This does not strike one as a full-throated response at every level that mobilizes the nation and its defense forces. Do you think that there is still a way to go for the Pakistani military in terms of focusing on this threat?

SEC. GATES: Well, I think what you have to do is look at it in some historical context. For 60 years Pakistan has regarded India as its existential threat, as the main enemy. And its forces are trained to deal with that threat. That's where it has the bulk of its army and the bulk of its military capability.

And historically, the far western part of Pakistan has generally been ungoverned. And the Pakistani governments going back decades would do deals with the tribes and the Pashtuns and would play the tribes against one another, and occasionally, when necessary, use the army to put down a serious challenge.

I think that - and partly it's because the Punjabis so outnumber the Pashtuns that they've always felt that if it really got serious, it was a problem they could take care of. I think the - that's why I think the movement of the Taliban so close to Islamabad was a real wake-up call for them.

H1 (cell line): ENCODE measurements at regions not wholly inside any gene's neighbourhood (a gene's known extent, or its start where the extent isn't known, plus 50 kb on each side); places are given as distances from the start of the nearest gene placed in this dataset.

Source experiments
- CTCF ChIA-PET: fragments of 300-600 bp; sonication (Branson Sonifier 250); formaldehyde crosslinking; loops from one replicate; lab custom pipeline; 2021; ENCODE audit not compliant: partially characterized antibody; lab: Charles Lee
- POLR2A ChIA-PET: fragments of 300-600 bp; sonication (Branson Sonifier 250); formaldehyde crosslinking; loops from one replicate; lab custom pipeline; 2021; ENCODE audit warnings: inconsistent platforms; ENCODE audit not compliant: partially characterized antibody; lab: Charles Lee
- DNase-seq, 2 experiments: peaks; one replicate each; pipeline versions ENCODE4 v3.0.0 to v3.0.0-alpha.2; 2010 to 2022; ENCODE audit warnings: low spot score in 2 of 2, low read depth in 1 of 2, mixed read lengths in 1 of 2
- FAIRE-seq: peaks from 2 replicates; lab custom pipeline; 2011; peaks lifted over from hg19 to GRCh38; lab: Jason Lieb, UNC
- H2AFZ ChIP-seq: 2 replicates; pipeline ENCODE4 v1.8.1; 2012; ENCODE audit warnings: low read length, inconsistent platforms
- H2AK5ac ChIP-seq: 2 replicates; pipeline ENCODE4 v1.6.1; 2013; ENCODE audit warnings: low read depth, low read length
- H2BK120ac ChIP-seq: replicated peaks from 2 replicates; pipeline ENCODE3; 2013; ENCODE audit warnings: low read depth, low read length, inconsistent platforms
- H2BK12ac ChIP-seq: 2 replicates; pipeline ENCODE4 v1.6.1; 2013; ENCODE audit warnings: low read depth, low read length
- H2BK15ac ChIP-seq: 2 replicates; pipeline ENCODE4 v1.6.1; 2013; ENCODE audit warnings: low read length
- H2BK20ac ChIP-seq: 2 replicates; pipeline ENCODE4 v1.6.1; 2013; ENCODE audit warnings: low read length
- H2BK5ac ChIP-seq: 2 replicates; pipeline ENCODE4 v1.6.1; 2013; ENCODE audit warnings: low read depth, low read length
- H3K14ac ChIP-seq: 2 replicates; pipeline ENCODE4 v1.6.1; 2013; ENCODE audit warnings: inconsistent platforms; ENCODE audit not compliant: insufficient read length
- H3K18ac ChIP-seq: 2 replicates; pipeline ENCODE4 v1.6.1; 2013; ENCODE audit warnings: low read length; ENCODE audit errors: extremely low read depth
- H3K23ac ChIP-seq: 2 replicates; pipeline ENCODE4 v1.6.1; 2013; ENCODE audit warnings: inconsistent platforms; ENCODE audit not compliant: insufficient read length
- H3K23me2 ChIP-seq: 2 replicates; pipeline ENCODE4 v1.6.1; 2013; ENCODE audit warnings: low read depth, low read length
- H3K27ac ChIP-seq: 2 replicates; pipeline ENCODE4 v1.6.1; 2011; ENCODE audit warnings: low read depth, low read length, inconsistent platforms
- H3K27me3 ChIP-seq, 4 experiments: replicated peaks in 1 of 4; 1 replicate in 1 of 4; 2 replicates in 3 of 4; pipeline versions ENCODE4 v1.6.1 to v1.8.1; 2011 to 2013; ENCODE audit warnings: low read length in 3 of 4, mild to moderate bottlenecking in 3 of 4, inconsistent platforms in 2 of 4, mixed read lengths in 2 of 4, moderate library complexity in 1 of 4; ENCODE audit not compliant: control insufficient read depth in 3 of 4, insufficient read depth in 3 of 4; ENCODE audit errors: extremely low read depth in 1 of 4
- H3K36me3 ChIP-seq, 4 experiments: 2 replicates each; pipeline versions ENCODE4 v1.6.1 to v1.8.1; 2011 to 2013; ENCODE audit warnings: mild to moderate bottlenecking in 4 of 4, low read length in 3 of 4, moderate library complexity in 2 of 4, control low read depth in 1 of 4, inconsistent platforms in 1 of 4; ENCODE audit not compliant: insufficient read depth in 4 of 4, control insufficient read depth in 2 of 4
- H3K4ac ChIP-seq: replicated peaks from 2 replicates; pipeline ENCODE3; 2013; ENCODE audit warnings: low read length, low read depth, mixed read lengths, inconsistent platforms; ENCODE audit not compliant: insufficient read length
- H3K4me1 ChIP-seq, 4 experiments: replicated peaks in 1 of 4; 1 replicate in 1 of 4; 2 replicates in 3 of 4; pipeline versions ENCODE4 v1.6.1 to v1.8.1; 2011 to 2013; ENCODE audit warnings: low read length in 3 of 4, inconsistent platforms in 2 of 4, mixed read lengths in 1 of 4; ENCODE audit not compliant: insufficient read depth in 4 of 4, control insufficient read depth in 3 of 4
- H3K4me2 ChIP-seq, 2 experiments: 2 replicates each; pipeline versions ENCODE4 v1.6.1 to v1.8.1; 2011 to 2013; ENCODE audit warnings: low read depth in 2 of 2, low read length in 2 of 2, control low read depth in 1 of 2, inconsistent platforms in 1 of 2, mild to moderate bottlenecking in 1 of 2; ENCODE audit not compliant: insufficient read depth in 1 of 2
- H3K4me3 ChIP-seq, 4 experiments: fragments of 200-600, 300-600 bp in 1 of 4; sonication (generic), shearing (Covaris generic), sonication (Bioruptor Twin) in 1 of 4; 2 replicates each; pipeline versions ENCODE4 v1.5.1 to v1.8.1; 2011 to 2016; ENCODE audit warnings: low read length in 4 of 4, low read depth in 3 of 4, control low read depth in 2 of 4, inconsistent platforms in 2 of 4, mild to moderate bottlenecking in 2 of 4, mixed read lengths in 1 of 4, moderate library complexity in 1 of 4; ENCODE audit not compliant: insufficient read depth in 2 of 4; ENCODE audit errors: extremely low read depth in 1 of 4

Now, how long it takes them to build the capabilities, the additional military capabilities and the training that goes into counterinsurgency and so on and to develop the civilian programs that begins to push back in that part of the country, I think, is still a period ahead of us.

But I would just remind that, you know, the first al Qaeda attack on the United States was in 1993. We really didn't change much of anything we did until after we were hit on September 11th, 2001. So al Qaeda was at war with us for eight years, at least eight years, before we acknowledged that we were at war with them as well. And I think a little bit of the same denial has been going on in Pakistan. But I think that the recent developments have certainly got their attention.

Q Do you think they have the counterinsurgency capacity? Because at some level armies don't like to fight these kind of wars, as you well know. What armies like to do is have a big enemy so they can have a big budget and never have to fight a war. And that is, in effect, what has happened with Pakistan with India, which is they have this big enemy. It justifies a very large budget for the Pakistani military. But they don't actually have to fight, whereas this one, the insurgency, is one which they have to fight. They could lose. And so they worry, I think, that they even have the capacity. Do they have the capacity for real counterinsurgency?